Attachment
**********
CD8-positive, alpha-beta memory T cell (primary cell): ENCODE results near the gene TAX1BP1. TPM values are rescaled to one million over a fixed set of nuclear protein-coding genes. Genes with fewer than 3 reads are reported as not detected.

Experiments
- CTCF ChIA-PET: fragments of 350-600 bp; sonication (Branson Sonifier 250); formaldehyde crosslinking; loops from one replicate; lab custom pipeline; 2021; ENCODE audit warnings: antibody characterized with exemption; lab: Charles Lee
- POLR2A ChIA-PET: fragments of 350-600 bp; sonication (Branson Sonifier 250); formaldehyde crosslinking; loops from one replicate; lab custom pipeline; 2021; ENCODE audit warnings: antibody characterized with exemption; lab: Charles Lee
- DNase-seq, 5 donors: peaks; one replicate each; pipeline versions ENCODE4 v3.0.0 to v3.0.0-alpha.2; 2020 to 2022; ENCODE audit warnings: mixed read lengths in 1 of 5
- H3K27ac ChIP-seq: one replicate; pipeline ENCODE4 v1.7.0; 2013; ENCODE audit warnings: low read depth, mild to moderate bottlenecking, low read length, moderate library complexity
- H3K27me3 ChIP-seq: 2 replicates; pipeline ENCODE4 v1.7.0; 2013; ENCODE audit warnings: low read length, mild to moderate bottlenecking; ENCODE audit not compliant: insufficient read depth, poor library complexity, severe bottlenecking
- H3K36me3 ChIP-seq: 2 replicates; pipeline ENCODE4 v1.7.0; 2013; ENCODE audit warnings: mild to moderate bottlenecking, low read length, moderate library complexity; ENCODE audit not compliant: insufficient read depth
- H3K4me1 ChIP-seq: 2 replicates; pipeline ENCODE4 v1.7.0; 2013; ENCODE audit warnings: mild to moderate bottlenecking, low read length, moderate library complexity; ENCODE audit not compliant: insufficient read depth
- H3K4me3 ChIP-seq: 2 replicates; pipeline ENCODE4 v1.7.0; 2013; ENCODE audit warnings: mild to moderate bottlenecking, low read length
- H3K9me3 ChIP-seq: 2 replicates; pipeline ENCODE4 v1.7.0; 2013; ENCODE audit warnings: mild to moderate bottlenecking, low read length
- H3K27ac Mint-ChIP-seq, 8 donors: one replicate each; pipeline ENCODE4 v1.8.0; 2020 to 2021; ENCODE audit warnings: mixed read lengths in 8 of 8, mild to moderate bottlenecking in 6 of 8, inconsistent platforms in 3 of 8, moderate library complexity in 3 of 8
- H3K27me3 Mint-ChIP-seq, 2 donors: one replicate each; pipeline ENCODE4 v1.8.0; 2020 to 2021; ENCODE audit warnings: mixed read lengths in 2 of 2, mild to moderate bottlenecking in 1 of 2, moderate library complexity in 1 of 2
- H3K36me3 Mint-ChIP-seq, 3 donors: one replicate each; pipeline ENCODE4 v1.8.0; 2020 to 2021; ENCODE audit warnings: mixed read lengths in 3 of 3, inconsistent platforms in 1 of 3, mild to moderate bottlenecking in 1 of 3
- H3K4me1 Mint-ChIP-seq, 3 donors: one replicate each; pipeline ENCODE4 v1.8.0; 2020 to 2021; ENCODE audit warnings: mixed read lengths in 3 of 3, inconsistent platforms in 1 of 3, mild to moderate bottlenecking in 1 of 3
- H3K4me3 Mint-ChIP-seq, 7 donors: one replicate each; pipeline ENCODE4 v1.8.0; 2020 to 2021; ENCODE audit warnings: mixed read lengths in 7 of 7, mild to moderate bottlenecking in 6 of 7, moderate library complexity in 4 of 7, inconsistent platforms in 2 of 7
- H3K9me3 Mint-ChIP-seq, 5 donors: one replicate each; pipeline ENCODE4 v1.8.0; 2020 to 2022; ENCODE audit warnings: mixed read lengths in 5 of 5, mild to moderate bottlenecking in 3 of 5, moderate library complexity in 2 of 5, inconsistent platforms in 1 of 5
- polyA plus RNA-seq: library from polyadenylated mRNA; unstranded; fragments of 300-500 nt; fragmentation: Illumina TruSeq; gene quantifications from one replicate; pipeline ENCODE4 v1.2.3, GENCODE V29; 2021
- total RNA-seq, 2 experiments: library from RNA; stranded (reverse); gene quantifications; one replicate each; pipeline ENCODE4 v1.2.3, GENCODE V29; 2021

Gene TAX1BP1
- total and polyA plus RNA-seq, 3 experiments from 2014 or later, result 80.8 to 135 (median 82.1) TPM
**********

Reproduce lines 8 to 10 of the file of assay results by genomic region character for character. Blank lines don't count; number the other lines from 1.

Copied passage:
- H3K36me3 ChIP-seq: 2 replicates; pipeline ENCODE4 v1.7.0; 2013; ENCODE audit warnings: mild to moderate bottlenecking, low read length, moderate library complexity; ENCODE audit not compliant: insufficient read depth
- H3K4me1 ChIP-seq: 2 replicates; pipeline ENCODE4 v1.7.0; 2013; ENCODE audit warnings: mild to moderate bottlenecking, low read length, moderate library complexity; ENCODE audit not compliant: insufficient read depth
- H3K4me3 ChIP-seq: 2 replicates; pipeline ENCODE4 v1.7.0; 2013; ENCODE audit warnings: mild to moderate bottlenecking, low read length